Indoc Lesson: Timeliness
During one of the most memorable drop sessions I had ever received we had learned a valuable lesson in timeliness. This lesson was further compounded after becoming operational. Below is a quick breakdown of the task that led to our drop, the explanation of an instructor and then further analysis of why it is important.
“You have five minutes to run back to the dorms, get into your blues, and be formed up on this pad!” (Sgt. H. 2013). This was from what was once called the BATTLE gym. A quick google earth route recce shows that this sprint was a little over 400 meters as the crow flies. That being said, PJ’s lived on the third floor of the barracks and there were three hallways each about 50m long with rooms on both sides so from here the distance you have to run varies. Break it down a bit more our average 400m sprint was probably 1:30, so take away three total minutes and this gives us two minutes (depending on the stairs and hallway) to change into one of the most difficult uniforms to put on in the military, our service dress.
We ran as fast as our legs could take us. Running into the barracks skipping past the CQ desk and hauling a*s up those stairs. By this time my room had been kicked in so many times a key wasn’t needed. I kicked in my door and ran into the closet and threw on my clothes so fast I was still getting my tie and jacket on by the time I was back on the stairs sprinting back to the pad. In formation, at the position of attention with our chin and chest held high as we are attempting re-oxygenate our bodies through our nose while our instructor proceeds with a blues inspection. As he is pointing out flaws in some of our uniforms he asks
“what was your time?”
as we stumble to answer his voice booming over ours “6 minutes, you are late. For every second you were late you owe me ten pushups.”
He points at some poor soul and asks “You! What is 60x10?”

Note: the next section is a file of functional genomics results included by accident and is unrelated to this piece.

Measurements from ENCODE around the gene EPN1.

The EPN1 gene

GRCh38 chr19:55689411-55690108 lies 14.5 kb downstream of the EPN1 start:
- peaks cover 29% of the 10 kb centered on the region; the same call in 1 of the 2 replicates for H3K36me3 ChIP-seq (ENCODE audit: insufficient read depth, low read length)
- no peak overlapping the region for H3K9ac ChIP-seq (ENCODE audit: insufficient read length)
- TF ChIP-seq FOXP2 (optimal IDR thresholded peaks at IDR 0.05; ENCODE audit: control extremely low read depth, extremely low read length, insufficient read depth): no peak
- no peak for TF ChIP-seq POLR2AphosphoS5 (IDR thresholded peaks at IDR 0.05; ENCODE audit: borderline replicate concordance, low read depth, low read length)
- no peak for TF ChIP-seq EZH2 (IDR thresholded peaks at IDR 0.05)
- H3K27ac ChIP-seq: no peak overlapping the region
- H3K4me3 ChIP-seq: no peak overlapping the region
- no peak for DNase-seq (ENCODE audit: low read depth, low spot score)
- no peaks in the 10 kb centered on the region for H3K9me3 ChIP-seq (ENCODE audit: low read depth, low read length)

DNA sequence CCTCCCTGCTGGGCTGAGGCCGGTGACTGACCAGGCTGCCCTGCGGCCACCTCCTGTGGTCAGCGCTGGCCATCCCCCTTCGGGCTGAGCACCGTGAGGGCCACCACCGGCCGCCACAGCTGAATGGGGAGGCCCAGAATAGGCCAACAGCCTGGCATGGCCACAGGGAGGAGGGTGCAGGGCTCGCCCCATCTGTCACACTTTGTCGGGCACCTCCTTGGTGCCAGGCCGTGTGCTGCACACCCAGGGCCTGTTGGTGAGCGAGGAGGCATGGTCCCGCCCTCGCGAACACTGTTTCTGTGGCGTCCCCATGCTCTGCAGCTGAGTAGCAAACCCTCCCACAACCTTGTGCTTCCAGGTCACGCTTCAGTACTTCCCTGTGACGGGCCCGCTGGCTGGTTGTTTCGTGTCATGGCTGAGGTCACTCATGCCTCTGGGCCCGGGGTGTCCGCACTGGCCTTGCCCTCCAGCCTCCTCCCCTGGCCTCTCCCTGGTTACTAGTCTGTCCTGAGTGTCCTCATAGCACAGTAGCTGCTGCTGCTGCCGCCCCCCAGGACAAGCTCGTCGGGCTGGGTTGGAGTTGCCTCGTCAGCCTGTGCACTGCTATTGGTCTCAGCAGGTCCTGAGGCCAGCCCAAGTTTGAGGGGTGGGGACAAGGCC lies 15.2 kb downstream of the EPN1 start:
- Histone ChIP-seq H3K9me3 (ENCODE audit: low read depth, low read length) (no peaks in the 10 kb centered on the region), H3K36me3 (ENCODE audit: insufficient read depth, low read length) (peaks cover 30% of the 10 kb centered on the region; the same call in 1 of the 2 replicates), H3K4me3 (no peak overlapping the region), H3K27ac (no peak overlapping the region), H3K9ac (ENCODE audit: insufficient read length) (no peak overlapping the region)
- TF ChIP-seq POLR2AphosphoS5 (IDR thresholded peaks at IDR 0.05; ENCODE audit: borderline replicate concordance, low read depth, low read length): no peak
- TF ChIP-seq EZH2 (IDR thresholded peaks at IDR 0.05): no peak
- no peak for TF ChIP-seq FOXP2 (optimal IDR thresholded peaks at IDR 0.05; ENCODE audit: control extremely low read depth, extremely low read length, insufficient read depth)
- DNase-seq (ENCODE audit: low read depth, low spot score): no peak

As this poor student is still trying to perfuse his brain he says “hooyah sgt, uhhh, 60?”.
The instructor yells louder now “NO! its 600! Drop!”
We knocked out about 200 pushups before we broke for lunch. When we came back we finished the remaining 400. In the end we could only do one or two at a time before taking a break and "shaking it out". When we were finished our class leader ran in to check in with the instructor. He didn't believe we actually did them so he asked the combat control students who watched us struggle to hit our final number. Fortunately they vouched for us and he proceeded to his explanation.
There was none! He was an instructor, he didn’t need an explanation. Just kidding, his explanation was short and sweet “60 seconds is enough to cost lives.”
When I thought about it then it was simple enough to quell any questions I may have had. After becoming operational is when I started to see the validity of his comment.
Expansion of the lesson
After becoming operational is when you truly learn the validity of an instructors short and sweet explanation. How long does it take for a patient to bleed out from an arterial injury? It can take as little as 60 seconds to lose consciousness and between two to five minutes for someone to perish from this injury. The length of time also varies based on where the arterial bleed is for example an individual bleeding from the carotid or femoral will perish quicker than someone losing blood from a brachial. We teach our new medics to have a tourniquet on the extremity in under 30 seconds. As they gain experience they apply it quicker.
Bleeding aside, on the battlefield timeliness is a huge factor. Being a half second late pulling the trigger can mean the difference between life and death for you or a teammate. So your cognitive ability to assess a threat needs to be sharp. This is just one of many examples I could give you without getting too deep into the weeds.
Aircraft are the most exposed when they are waiting for a team to on or offload. Because of this it is imperative you limit the aircrafts' exposure by being “Johnny on the spot” and ensuring you are good to go before the aircraft lands.
I am thankful to Sgt H. for that valuable lesson learned early on in my career. Even though we were given a near impossible task, and it seemed like the instructor was just playing games with us there was value in it. Instructors traditionally don’t like just playing games with you. They are training you to be on the front line with their brothers in arms and potentially on the front line with themselves. They want you to be the best of the best so that you are an asset to the team. When you are being stressed to the limit and you “feel” that it is unfair, you need to take your emotion out of it and focus on the task at hand and the lesson they are trying to impart on you. This is not to say they don’t play games at all, but when this is happening take it for what it is worth and have fun with it.